A sucker punch to the stomach: When trees turn red


Colorado's bark beetle epidemic is unlike anything in the state's still-brief recorded history. Foresters say 95 percent of our lodgepole pines will be dead within just a few more years, with beetles likely to burrow next into the ponderosa pine along the urbanized Front Range corridor.

To some people, this has been like a sucker punch to the stomach. Driving on Interstate 70 west from Denver, you see whole hillsides of trees red as rust, as if they'd had a bad hair-dye job. Other stands have lost their needles altogether. Imagine never showing up for a high school reunion until your 50th.

Forests were once seen as friendly places in Colorado; now they produce anxiety. Just as whitening hair tends to remind us of mortality, dying and dead trees provoke thoughts of fire. Colorado is not alone in this. Other epidemics in the making exist in the North American West. But few other places have so many people living amid the forests as Colorado does.

This bark beetle epidemic is forcing us to redefine our relationship with nature –- again. In the first wave of European-based settlement, in the 19th century, the miners, loggers and railroaders saw the forests as a treasure house of wood. It was a free-for-all, with predictable results. That led to creation of the U.S. Forest Service, which moderated the extraction and, at its extreme, tried to micro-manage nature.

Then, after World War II, concurrent with the arrival of the recreation-based economy in Colorado and elsewhere, attitudes shifted again. I saw the apex of this change 15 years ago in ski towns where there was an almost knee-jerk reaction against all timber sales, and, by extension, the Forest Service.  "I've read about those guys in Sports Illustrated and what they're doing on the Tongass Forest in Alaska," said one of Vail's more strident speakers at a meeting in 1988.

All trees were beautiful, and by extension, all timber sales were ugly. I remember another incident, from 1996, when the Forest Service proposed to burn the bushes and some trees along Vail's periphery. A distressed homeowner, a transplant from California, said she had moved to Colorado to be next to trees and wanted no part of this controlled fire. A forest, for her and many others, was forever.

The beetle epidemic has provoked new attitudes. Several delegations from ski towns have gone to Washington, D.C., in recent years, only this time they plead for federal money to manage the forest edges. You might call these below-cost timber sales.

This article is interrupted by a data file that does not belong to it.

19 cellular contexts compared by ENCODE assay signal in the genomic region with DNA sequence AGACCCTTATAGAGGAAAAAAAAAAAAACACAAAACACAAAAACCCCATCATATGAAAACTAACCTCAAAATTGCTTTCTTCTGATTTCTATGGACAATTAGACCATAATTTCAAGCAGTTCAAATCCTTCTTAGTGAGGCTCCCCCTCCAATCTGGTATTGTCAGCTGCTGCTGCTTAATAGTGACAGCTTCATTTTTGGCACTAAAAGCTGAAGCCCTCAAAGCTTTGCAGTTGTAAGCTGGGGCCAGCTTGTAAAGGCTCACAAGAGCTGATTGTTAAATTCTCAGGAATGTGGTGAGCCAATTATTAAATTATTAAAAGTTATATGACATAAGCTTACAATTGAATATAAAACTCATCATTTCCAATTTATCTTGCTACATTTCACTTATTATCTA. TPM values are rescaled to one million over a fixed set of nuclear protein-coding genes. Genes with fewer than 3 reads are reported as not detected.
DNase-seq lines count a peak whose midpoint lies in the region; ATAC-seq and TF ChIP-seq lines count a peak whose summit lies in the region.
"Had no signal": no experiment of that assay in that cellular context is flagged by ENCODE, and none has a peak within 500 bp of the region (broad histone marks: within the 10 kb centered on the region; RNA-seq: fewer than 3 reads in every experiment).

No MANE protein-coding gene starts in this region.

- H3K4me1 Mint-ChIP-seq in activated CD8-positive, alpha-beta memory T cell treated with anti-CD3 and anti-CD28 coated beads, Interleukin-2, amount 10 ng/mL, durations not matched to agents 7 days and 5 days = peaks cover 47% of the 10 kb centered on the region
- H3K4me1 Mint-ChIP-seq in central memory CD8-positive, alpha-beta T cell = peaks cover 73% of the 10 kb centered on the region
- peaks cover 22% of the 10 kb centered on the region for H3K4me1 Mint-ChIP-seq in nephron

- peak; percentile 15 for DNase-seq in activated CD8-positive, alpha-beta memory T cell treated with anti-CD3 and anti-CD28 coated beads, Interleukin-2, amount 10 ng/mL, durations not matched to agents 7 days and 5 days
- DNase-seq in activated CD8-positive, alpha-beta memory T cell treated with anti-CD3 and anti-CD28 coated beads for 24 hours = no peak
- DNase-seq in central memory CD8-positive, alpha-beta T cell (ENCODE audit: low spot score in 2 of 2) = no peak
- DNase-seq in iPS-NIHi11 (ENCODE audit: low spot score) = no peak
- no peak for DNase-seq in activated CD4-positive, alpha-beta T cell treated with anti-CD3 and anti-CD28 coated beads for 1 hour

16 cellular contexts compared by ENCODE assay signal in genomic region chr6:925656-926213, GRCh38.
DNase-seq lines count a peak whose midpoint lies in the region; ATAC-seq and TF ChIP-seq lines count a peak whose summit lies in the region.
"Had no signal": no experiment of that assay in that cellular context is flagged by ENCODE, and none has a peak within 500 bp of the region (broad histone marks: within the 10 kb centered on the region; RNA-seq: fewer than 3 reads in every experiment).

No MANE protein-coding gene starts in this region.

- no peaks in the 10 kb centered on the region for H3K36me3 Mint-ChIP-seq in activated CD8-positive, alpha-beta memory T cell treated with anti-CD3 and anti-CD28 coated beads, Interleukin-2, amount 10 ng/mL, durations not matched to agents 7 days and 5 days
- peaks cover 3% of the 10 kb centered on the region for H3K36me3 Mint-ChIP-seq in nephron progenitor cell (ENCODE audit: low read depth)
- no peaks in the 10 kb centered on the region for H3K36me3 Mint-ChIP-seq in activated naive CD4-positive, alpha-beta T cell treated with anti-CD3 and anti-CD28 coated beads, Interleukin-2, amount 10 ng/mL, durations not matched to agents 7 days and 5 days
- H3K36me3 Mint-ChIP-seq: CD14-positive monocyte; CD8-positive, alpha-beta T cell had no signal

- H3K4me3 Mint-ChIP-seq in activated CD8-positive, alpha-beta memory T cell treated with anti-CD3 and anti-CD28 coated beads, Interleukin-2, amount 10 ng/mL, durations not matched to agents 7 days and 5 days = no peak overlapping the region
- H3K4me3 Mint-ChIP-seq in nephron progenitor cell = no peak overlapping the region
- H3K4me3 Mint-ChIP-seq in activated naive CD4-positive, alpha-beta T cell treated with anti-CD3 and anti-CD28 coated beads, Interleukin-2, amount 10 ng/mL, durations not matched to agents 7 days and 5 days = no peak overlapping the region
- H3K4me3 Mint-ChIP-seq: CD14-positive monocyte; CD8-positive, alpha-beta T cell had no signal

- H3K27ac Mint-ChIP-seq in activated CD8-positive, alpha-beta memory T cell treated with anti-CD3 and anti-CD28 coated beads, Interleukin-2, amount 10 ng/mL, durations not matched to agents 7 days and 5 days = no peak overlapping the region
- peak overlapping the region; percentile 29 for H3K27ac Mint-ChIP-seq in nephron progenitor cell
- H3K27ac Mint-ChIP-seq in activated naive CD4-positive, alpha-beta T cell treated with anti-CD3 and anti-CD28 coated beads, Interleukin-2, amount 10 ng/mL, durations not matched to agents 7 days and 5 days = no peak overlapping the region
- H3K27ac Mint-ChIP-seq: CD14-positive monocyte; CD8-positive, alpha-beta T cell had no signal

Yet the federal government cannot possibly become what amounts to a gardener, tending to the vast stands of forests that are the backyard and backdrop in our new settlement of Colorado, a settlement based on esthetics and not extraction. At best it can try to do so in selective areas. This bark beetle epidemic, which seems to be exacerbated by man-made warming laid on top of natural climatic variability, only proves the enormous power of natural cycles.

We need new terms of settlement, a better integration into this landscape. Forests can, as they once did, provide wood for local housing and heating. Municipalities and fire districts have begun demanding defensible spaces around homes and other buildings. Stylish but fire-friendly wood-shake shingles are getting replaced.

The lesson here is not that we face a new calamity, but rather that we require a new adjustment. We have always lived in places where fire occurs. Newer research led by bio-geographer Tom Veblen finds a correlation between forest fires in the West and sea-surface temperatures in the North Atlantic. He's found that drought and heat remain the primary predictor of forest fires.

Veblen and forest ecologist W.H. Romme also say that red needles should not be seen as something gone horribly wrong: "From a purely ecological standpoint, dead and drying trees do not necessarily represent poor 'forest health.' They may instead reflect a natural process of forest renewal."

Renewal is evident In the Williams Fork Valley, the epicenter of Colorado's beetle epidemic. Green saplings have emerged amid the gray tree trunks. And on mountainsides glowing in the light of late day with the dirty red of dead needles, I see something akin to the phenomenon called alpenglow. These dying trees, I think to myself, might they be a beautiful sight?

Allen Best is a contributor to Writers on the Range, a service of High Country News (hcn.org). He covers forests, resort towns and natural-resource issues from his home in Arvada, Colorado.

Note: the opinions expressed in this column are those of the writer and do not necessarily reflect those of High Country News, its board or staff. If you'd like to share an opinion piece of your own, please write Betsy Marston at betsym@hcn.org.

Pine Beetle
Aug 18, 2009 10:13 AM
Finally, a level voice weighing in on the beetle scare. Well done.
Fallen trees will broaden our horizon
Michael Kirkpatrick
Michael Kirkpatrick
Aug 18, 2009 11:49 PM